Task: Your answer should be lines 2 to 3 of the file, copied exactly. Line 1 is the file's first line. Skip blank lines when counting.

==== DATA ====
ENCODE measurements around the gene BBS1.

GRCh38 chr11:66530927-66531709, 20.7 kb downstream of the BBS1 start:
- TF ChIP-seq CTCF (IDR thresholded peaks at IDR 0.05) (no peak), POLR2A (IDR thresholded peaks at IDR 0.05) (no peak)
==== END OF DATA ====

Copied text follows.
GRCh38 chr11:66530927-66531709, 20.7 kb downstream of the BBS1 start:
- TF ChIP-seq CTCF (IDR thresholded peaks at IDR 0.05) (no peak), POLR2A (IDR thresholded peaks at IDR 0.05) (no peak)